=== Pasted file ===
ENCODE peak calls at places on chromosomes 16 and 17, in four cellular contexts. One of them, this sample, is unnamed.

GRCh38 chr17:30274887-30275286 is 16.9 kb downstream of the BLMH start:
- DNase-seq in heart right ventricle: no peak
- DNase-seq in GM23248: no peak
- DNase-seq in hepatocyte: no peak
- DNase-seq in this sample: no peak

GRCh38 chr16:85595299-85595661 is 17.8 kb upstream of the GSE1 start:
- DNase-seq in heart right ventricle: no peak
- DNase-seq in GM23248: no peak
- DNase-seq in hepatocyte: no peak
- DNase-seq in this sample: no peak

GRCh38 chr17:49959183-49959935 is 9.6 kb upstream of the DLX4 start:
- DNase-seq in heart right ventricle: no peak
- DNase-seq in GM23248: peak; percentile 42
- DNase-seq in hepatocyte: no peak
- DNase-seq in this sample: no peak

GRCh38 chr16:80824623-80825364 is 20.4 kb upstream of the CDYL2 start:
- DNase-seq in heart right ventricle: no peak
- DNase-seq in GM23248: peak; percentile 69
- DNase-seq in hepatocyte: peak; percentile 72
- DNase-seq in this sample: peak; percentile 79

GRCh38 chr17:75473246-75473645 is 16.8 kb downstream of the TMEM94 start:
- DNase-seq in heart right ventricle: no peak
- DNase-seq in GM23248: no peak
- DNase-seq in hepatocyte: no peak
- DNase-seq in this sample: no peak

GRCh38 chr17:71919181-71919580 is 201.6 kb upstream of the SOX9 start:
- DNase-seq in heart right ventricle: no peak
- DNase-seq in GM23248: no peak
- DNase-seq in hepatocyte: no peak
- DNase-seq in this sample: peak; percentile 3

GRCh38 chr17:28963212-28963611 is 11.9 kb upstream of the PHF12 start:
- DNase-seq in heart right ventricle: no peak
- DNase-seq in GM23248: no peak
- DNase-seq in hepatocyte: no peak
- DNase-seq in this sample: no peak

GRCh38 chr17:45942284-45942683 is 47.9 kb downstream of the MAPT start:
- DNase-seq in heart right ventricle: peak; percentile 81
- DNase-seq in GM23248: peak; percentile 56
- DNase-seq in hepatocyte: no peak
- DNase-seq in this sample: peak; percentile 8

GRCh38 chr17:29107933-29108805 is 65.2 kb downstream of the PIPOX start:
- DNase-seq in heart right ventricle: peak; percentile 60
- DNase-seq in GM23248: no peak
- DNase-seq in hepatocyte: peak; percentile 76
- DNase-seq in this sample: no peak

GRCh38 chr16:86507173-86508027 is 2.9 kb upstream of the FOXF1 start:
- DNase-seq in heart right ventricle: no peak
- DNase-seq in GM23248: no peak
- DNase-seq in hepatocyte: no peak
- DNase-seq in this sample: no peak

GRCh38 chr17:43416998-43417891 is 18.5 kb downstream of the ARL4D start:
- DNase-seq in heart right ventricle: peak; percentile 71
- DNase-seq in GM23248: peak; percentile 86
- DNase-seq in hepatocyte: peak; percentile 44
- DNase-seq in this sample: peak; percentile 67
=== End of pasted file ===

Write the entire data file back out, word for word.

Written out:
ENCODE peak calls at places on chromosomes 16 and 17, in four cellular contexts. One of them, this sample, is unnamed.

GRCh38 chr17:30274887-30275286 is 16.9 kb downstream of the BLMH start:
- DNase-seq in heart right ventricle: no peak
- DNase-seq in GM23248: no peak
- DNase-seq in hepatocyte: no peak
- DNase-seq in this sample: no peak

GRCh38 chr16:85595299-85595661 is 17.8 kb upstream of the GSE1 start:
- DNase-seq in heart right ventricle: no peak
- DNase-seq in GM23248: no peak
- DNase-seq in hepatocyte: no peak
- DNase-seq in this sample: no peak

GRCh38 chr17:49959183-49959935 is 9.6 kb upstream of the DLX4 start:
- DNase-seq in heart right ventricle: no peak
- DNase-seq in GM23248: peak; percentile 42
- DNase-seq in hepatocyte: no peak
- DNase-seq in this sample: no peak

GRCh38 chr16:80824623-80825364 is 20.4 kb upstream of the CDYL2 start:
- DNase-seq in heart right ventricle: no peak
- DNase-seq in GM23248: peak; percentile 69
- DNase-seq in hepatocyte: peak; percentile 72
- DNase-seq in this sample: peak; percentile 79

GRCh38 chr17:75473246-75473645 is 16.8 kb downstream of the TMEM94 start:
- DNase-seq in heart right ventricle: no peak
- DNase-seq in GM23248: no peak
- DNase-seq in hepatocyte: no peak
- DNase-seq in this sample: no peak

GRCh38 chr17:71919181-71919580 is 201.6 kb upstream of the SOX9 start:
- DNase-seq in heart right ventricle: no peak
- DNase-seq in GM23248: no peak
- DNase-seq in hepatocyte: no peak
- DNase-seq in this sample: peak; percentile 3

GRCh38 chr17:28963212-28963611 is 11.9 kb upstream of the PHF12 start:
- DNase-seq in heart right ventricle: no peak
- DNase-seq in GM23248: no peak
- DNase-seq in hepatocyte: no peak
- DNase-seq in this sample: no peak

GRCh38 chr17:45942284-45942683 is 47.9 kb downstream of the MAPT start:
- DNase-seq in heart right ventricle: peak; percentile 81
- DNase-seq in GM23248: peak; percentile 56
- DNase-seq in hepatocyte: no peak
- DNase-seq in this sample: peak; percentile 8

GRCh38 chr17:29107933-29108805 is 65.2 kb downstream of the PIPOX start:
- DNase-seq in heart right ventricle: peak; percentile 60
- DNase-seq in GM23248: no peak
- DNase-seq in hepatocyte: peak; percentile 76
- DNase-seq in this sample: no peak

GRCh38 chr16:86507173-86508027 is 2.9 kb upstream of the FOXF1 start:
- DNase-seq in heart right ventricle: no peak
- DNase-seq in GM23248: no peak
- DNase-seq in hepatocyte: no peak
- DNase-seq in this sample: no peak

GRCh38 chr17:43416998-43417891 is 18.5 kb downstream of the ARL4D start:
- DNase-seq in heart right ventricle: peak; percentile 71
- DNase-seq in GM23248: peak; percentile 86
- DNase-seq in hepatocyte: peak; percentile 44
- DNase-seq in this sample: peak; percentile 67